I am grateful to the Minister. She may have got the author of Amendment 53 slightly mixed up in her thorough summing up, but at this time in the evening, and speaking as one who is looking forward to sampling a wee dram of one of our country’s best exports at the highest standards, the Minister may be forgiven.
There is a paradox at the heart of this issue. I mentioned the complexity of some of the trade deals that the Government seek to take forward with Mexico, Singapore and Japan. They are either in force or agreed but components of them require further discussion. That means that it is relevant, as the noble Baroness, Lady Hooper, and others have said, to bear in mind that they will be considering the future when we have asked for them to be rolled over.
To prove the point, we need to look at the only example that the Government have so far published: Switzerland. The Swiss themselves, although the Government have not said so, said explicitly that this agreement could serve as the basis for future economic trade relations. Interestingly—perhaps unhelpfully for the Government—they frame it as part of their “mind the gap” strategy on the basis of what they term the disorderly manner in which the UK may leave the European Union. We can rely on the Swiss to be frank and honest.
The paradox also exists that the rolled-over agreements will be on the basis of the existing EU regulations that the Government have committed to putting into law, which we could follow in three-year tranches under the Bill, again and again, but the Government have said that the justification for leaving the European Union is to change the way that we operate our trade policy. There is no surprise that when we are asking countries to roll over the trade agreement, but telling them at the same time that we are likely to want this agreement in place for us to have the flexibility to negotiate trade agreements based on separate regulations, they have been slightly resistant.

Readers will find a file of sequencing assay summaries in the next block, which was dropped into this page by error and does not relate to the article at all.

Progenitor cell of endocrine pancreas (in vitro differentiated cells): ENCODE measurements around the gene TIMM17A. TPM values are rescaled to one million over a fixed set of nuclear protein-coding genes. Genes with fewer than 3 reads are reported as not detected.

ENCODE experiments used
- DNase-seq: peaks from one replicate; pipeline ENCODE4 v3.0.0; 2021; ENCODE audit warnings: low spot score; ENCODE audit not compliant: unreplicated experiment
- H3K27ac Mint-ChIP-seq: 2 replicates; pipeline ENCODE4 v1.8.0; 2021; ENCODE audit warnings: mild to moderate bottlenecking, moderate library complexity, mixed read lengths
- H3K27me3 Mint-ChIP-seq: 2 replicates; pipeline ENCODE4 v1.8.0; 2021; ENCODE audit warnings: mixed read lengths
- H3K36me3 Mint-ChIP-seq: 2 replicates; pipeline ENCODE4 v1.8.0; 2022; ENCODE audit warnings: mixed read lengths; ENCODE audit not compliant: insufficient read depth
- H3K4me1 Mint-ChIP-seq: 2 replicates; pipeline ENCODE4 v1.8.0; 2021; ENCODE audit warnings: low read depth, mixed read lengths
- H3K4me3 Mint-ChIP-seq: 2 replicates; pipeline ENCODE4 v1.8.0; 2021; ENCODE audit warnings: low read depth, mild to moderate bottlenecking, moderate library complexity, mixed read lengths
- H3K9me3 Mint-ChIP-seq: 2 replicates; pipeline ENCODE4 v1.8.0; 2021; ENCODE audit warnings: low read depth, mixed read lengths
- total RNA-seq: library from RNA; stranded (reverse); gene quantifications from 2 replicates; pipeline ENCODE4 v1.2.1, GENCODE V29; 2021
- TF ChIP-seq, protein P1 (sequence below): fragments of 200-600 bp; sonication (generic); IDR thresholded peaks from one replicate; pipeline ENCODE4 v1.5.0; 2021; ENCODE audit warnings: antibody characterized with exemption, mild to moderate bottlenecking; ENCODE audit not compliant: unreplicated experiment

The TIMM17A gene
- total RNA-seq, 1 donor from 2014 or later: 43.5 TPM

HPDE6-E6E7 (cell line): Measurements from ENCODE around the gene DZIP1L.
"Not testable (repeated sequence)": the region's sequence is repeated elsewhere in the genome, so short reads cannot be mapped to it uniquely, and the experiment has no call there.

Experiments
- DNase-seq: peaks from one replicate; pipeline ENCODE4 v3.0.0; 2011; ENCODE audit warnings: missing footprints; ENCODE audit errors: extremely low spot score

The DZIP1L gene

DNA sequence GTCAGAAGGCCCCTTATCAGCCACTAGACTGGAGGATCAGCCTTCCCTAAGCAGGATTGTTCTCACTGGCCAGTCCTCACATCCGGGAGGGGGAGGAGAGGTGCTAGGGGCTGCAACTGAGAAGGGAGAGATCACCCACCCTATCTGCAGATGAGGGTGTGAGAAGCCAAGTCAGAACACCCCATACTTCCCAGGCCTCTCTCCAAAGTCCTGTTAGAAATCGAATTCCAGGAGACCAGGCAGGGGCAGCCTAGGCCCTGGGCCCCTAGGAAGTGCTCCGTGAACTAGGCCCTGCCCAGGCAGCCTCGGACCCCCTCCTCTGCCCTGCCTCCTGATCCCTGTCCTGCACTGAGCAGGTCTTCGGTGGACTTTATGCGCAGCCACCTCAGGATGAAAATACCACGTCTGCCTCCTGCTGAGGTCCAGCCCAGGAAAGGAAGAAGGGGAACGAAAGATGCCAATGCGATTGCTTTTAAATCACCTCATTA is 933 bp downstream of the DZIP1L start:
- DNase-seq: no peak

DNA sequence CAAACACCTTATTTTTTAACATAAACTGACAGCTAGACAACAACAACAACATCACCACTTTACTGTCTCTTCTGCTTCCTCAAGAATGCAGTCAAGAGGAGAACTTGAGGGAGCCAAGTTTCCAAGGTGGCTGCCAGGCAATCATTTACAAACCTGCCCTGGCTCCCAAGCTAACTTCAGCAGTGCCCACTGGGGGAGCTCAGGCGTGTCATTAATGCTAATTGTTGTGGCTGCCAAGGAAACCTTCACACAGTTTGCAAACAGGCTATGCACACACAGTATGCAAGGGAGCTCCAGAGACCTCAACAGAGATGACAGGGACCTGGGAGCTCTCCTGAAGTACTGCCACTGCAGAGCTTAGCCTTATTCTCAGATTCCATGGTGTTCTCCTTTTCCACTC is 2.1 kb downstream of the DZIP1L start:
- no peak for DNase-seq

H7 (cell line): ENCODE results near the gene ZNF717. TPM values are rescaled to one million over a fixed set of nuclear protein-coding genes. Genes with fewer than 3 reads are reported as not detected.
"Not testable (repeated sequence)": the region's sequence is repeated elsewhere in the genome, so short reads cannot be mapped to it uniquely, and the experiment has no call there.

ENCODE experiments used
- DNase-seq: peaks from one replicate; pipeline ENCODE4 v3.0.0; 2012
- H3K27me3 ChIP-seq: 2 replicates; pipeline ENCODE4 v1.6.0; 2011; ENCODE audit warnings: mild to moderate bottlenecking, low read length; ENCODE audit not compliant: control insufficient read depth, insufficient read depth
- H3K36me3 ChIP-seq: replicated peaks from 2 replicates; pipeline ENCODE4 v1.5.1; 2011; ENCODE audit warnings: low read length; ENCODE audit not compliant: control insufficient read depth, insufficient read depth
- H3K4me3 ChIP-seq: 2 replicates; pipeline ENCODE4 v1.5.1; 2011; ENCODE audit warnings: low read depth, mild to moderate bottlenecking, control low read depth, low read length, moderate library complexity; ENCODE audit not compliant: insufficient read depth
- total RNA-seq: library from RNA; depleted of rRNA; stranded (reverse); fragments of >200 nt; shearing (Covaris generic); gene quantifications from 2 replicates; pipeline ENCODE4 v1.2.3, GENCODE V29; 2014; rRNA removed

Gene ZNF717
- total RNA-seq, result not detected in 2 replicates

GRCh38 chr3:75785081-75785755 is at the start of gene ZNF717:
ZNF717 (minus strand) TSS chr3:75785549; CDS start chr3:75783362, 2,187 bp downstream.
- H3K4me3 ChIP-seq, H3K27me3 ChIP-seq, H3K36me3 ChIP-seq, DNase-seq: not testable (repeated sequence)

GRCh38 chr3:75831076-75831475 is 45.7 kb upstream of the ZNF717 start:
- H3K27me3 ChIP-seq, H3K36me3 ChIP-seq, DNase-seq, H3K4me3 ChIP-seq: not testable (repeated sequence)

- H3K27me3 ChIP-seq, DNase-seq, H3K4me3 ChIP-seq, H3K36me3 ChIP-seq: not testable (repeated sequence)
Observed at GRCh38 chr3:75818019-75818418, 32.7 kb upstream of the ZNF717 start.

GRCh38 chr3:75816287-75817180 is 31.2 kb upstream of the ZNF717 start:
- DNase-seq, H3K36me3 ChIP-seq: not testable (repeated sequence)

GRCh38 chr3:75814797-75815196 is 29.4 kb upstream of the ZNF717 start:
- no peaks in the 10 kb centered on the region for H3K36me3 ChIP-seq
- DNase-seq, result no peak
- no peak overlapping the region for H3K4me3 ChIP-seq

My amendment, and others in the group—I appreciate all the contributions from all the Members who have spoken—is an attempt to establish some basic principles and ethics. This is exactly the right moment to do that. Since 2010, the European Union has insisted on having sustainable development chapters in trade agreements. That has been positive for the world. It has been consistent in the contributions of colleagues who have tabled amendments that our argument is not just about concern that the UK would reduce its standards. One reason why we want to operate to the best standards is that if we are opening our markets to other countries, we do so to countries who are increasing their standards across the piece in environmental and labour law, and so on. It is an overt ambition of the Vietnam agreement that we use that clout as an economic market. That addresses the point of the noble Lord, Lord Kerr, that we should move standards up.
Finally, I am still scratching my head about all the Minister’s comments about how unnecessary it is to have something in the Bill because the Government have given their assurances. When it comes to workers’ rights and the environment, the Government have said time and again that we need not worry, so why did the Prime Minister say just today that she would provide Parliament with a guarantee that we would not erode protections for workers’ rights and the environment? That is our concern: that the Government can give an assurance but when it comes to putting something in legislation they pull back until they have to.